Obviously, I cannot attest to the rightness or wrongness of all economics textbooks. Here is what I found from my copy of “Economics”, by Paul Samuelson, Fifth Edition, 1961. (Remember this book was published 10 years before President Nixon took us off the gold standard and fixed exchange rates, so some of this is bound to be just out-of-date and not wrong for the time it was written. The “sleight of hand” is “wrong”.)
Paul Samuelson went into great detail in the pages of Chapter 16, “The Banking System And Deposit Creation” of keeping track of the balance sheets of banks and tracking liabilities and assets. The point is that he is very clear that for every dollar asset the banks create, there is a balancing loan liability that they created for the people who got the created money. There was no net creation of anything.
In section B. of the Summary of the chapter he states about The Federal Reserve Bank “When a contraction of the quantity of money is in order, the Federal Reserve authorities pull the brakes. Instead of pumping new reserves into the banking system, they draw off some of the reserves. We shall see that in so doing they are able to reduce the quantity of money not 1 for 1, but (as just shown) almost 5 for 1.”
This is where you might say that the sleight of hand happened and things went wrong. If all you remember or read is this summary, you forget about all the liabilities that have to get cancelled along with the money. The change of net money (assets minus liabilities) is 1 for 1.
If you click on the book page thumbnail to see the whole page, you will notice in the questions for discussion the following statement:
Banks borrow from their depositors at zero or low interest rates and invest most of the proceeds in higher-yielding loans and investments. They use the difference to pay their expenses, to provide us with low-cost mediums for monetary transactions, and to reward their stockholders for taking on the risks of earning-asset values.
I read this in the book in 2017 after I made this point to Steve Grumbine in the critique you can read in the comment to this post. I guess I learned something at MIT. Besides that, think about what would happen to the cost of bank services to you if the banks were deprived of being able to make money on their lending out of deposits.
The unlimited ability to create money is an uncontested fact for Monetarily Sovereign nations, although at any given time, economic growth, inflation, deflation, recession, depression and social factors may influence a nation’s decision to create money.
This article was published on August 13, 2010. The facts have not changed any since then. You can try to contest this fact, but that is on the same level of contesting gravity.
If you do not understand this, then you cannot talk about economic, monetary, or fiscal policy of the United States with any hope of saying something correct.
… Bernie is not our leader. He isn’t. The extent to which the establishment has sunk their talons into him proves that we can’t afford to allow him to lead us. They will use him to steer us in unwholesome directions and guide us away from our desire to destroy their sick institutions. “Bernie says” should not be received with any more authoritative weight than “Noam Chomsky says,” “Julian Assange says” or “Caitlin Johnstone says”; it should always be taken as data about someone’s opinion, never as gospel truth.
There are a number of interesting quotes from authorities about the danger of just trusting to authorities. Maybe that makes their quotes to be paradoxes, but I think they are right.
You can see in the way that Paul Ryan nods at Alan Greenspan’s answer that this is going in one ear and dribbling right out of the other. Given as Greenspan says, that the government cannot possibly run out of money to pay social security beneficiaries, and given that anything in the private sector can run out of money, then private investment accounts are obviously much less secure than federal government operated social security.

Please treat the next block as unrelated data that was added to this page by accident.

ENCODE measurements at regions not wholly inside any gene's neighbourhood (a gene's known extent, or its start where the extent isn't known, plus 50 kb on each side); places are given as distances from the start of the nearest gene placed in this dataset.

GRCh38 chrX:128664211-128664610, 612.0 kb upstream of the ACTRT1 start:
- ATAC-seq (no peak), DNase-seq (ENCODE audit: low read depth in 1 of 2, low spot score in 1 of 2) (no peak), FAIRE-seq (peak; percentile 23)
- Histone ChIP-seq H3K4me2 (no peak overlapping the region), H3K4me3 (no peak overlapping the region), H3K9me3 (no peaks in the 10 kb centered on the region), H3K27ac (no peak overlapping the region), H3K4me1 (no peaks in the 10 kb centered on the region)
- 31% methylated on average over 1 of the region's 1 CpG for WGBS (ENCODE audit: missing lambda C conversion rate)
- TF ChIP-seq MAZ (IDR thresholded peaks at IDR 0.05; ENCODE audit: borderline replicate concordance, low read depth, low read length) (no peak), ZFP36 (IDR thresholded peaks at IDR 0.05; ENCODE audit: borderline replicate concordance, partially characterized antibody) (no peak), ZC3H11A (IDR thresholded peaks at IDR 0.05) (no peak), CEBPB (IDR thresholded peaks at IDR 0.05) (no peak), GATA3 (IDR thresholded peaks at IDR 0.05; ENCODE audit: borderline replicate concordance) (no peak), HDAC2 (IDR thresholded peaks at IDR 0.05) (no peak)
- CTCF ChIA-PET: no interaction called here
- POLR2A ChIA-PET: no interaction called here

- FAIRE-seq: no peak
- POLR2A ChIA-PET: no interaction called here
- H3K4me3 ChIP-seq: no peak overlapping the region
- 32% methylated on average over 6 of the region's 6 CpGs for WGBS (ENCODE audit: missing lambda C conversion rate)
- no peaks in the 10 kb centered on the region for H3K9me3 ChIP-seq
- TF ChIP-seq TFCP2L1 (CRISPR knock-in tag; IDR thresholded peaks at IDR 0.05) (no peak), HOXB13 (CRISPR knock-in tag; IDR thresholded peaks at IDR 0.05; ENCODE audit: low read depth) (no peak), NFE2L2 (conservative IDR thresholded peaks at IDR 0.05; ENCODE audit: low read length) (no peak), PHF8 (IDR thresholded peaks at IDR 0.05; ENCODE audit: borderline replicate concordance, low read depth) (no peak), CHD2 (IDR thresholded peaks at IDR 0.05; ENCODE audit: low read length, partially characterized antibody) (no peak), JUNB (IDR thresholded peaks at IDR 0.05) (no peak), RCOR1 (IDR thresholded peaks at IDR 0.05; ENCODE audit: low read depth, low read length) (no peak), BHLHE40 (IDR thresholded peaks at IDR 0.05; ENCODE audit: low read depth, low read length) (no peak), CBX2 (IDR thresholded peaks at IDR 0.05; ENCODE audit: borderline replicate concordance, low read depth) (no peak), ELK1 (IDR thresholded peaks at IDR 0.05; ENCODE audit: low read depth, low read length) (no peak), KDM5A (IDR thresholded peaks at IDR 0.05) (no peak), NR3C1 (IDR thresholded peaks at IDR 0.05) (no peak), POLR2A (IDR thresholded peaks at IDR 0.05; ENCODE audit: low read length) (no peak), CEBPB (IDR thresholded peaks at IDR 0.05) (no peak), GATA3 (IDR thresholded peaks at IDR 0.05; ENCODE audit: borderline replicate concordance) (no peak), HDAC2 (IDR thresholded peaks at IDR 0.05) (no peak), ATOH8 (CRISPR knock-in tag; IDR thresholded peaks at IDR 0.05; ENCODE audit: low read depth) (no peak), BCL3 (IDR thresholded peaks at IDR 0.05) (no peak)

L. Randall Wray, a professor of economics at Bard College and a senior scholar at the Levy Economics Institute, discusses the U.S. national debt and inflation with Bloomberg’s Joe Weisenthal on “What’d You Miss?”
The trouble with this interview is that Wray never addresses what the government would and should do if inflation ever got out of hand. When he just says can’t happen or unlikely to happen, the skepticism is not allayed. He sounds like he is evading the question. Why can’t he just talk about how an inflation problem would be solved? There are good answers, why does he fight so hard to avoid giving them?
In my previous post Establishing The Validity Of The Modern Money Model I suggested that a direct answer to the questions of inflation would go a long way in quelling the doubts of the skeptics. If you are a skeptic, please read that previous post and tell me if it helps.
Signal is an encrypted instant messaging and voice calling application for Android and iOS. It uses the Internet to send one-to-one and group messages, which can include images and video messages, and make one-to-one voice calls.
In one of the last two posts, I believe one of the interviewees mentioned Signal as an encryption app. I think it was either Seymour Hersh or Glen Greenwald. In any case, I thought it might be good to provide the link to find out more about what they were talking about.
GLENN GREENWALD: The deep state, although there’s no precise or scientific definition, generally refers to the agencies in Washington that are permanent power factions. They stay and exercise power even as presidents who are elected come and go. They typically exercise their power in secret, in the dark, and so they’re barely subject to democratic accountability, if they’re subject to it at all. It’s agencies like the CIA, the NSA and the other intelligence agencies, that are essentially designed to disseminate disinformation and deceit and propaganda, and have a long history of doing not only that, but also have a long history of the world’s worst war crimes, atrocities and death squads. This is who not just people like Bill Kristol, but lots of Democrats are placing their faith in, are trying to empower, are cheering for as they exert power separate and apart from—in fact, in opposition to—the political officials to whom they’re supposed to be subordinate.